HttpClient httpclient = HttpClientBuilder.create().setDefaultCredentialsProvider(credentialsProvider).build();
    ApacheHttpClient4Engine engine = new ApacheHttpClient4Engine(httpclient, true);

    // Creating HTTP client
    return new ResteasyClientBuilder().httpEngine(engine).build();
  }

  public static boolean isJBossUpAndRunning() {

    WebTarget target = getClient().target("http://localhost:9990/management").queryParam("operation", "attribute").queryParam("name", "server-state");
    Response response = target.request(MediaType.APPLICATION_JSON).get();
    return response.getStatus() == Response.Status.OK.getStatusCode() && response.readEntity(String.class).contains("running");
  }
}

Here, I’ve simplified the code (no exception handling) and I’m only showing the method isJBossUpAndRunning. But you can check the full JBossUtil class on GitHub, I’ve created other methods.

The Test Class

Coming back to our use case, we now have all the pieces of the puzzle. We know how to check that JBoss is up and running (we could even check that the web application is actually deployed) and we can use the JUnit Assumptions. The following test will only be executed if and only if JBoss is up and running. If not, the test will automatically be ignored, thanks to the Assume API.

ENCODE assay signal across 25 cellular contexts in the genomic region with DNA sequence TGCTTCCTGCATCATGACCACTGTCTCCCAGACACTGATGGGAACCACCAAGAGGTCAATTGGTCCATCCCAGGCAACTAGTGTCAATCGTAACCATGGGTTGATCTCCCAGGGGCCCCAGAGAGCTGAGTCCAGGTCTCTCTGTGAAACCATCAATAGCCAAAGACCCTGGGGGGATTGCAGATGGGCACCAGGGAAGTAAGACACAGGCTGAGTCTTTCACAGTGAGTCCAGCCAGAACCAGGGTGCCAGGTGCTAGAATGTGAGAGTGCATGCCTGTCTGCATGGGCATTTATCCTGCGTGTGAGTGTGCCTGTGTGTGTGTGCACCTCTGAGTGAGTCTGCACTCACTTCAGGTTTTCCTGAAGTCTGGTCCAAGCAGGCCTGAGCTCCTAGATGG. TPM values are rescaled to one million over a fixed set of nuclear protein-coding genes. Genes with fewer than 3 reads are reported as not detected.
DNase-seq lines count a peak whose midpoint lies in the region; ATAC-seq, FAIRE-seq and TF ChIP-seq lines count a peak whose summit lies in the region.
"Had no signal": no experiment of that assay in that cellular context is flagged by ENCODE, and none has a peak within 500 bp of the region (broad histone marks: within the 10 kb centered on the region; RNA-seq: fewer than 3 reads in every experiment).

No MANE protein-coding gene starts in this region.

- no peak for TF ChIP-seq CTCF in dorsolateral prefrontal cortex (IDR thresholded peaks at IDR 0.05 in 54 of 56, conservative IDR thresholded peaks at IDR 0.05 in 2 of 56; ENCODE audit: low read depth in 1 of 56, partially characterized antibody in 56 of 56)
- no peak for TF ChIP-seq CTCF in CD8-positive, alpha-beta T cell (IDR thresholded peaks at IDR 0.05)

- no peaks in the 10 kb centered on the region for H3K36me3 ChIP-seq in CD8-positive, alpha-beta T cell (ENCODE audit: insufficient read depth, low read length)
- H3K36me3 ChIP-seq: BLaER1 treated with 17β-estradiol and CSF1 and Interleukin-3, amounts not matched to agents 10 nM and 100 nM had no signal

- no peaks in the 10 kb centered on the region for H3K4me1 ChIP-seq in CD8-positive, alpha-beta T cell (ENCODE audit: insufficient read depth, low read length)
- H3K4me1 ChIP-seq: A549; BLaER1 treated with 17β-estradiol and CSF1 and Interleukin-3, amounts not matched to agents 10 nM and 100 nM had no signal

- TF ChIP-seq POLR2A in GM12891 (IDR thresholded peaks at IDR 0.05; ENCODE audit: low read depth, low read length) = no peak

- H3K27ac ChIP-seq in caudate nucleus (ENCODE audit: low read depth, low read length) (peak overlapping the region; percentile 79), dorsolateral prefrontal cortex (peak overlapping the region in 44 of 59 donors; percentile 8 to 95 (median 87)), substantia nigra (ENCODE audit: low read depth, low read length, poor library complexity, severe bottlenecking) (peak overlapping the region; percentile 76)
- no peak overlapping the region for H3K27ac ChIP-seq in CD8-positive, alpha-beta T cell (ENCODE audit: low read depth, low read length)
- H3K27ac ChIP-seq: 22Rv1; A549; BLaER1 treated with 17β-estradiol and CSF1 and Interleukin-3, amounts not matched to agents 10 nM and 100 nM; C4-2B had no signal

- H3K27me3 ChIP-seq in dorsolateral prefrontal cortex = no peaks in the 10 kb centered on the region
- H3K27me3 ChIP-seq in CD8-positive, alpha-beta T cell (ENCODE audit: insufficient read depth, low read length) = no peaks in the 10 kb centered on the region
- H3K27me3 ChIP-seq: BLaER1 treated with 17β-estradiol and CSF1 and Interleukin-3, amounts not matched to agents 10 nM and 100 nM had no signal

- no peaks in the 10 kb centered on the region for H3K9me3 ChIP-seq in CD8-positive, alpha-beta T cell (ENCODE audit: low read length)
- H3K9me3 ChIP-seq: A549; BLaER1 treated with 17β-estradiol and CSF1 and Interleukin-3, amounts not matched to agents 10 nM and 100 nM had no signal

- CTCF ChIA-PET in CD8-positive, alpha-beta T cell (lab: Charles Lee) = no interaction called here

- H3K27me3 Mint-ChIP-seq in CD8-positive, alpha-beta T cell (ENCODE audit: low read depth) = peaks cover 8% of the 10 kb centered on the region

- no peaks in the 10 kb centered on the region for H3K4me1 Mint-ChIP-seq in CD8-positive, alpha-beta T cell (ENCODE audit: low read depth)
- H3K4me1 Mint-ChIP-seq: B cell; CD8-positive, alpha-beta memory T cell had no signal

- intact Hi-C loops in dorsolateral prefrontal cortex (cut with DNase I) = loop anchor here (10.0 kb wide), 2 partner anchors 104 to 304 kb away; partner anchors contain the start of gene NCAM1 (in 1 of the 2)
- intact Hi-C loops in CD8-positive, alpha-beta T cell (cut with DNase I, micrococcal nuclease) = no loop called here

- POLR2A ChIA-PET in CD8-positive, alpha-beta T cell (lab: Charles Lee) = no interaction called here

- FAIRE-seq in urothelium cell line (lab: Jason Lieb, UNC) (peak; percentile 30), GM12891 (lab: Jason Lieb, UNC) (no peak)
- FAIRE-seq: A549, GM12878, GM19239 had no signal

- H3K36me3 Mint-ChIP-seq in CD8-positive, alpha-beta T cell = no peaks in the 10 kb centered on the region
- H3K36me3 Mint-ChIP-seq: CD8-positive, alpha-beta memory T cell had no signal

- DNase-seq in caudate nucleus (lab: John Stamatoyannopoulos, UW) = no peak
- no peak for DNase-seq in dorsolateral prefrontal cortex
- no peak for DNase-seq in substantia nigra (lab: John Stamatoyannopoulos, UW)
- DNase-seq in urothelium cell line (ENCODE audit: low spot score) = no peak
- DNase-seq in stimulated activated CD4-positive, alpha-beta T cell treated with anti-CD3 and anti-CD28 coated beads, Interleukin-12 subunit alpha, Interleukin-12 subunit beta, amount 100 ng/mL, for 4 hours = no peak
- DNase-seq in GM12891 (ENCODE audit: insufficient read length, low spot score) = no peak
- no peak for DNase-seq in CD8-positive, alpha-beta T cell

public class URLTest {

    @Test
    public void checksTheServletIsDeployed() throws Exception {
        Assume.assumeTrue(JBossUtil.isJBossUpAndRunning());

        Client client = ClientBuilder.newClient();
        WebTarget target = client.target("http://localhost:8080/sampleJavaEEJBossUtil").path("myservlet");
        assertEquals(Response.Status.OK.getStatusCode(), target.request(MediaType.TEXT_PLAIN).get().getStatus());
     }
}

Conclusion

Unit testing is important, but when you execute your code within a container, integration tests are also very useful. Arquillian solves most of the problems and simplifies integration testing, but other technics can also be used. The main ambition of our build system is to pass all the tests… or ignore some. With JUnit assumptions and some REST APIs, our tests can be knowledgeable and executed only if the container is up and running, if the web application is deployed, or if the datasource is actually enabled. Download the code, give it a try, and let me know what you think.

And thanks to Bill Burke, Arun Gupta, Alexis Hassler and Christos Vasilakis for their help and tips.

References

Categories: Java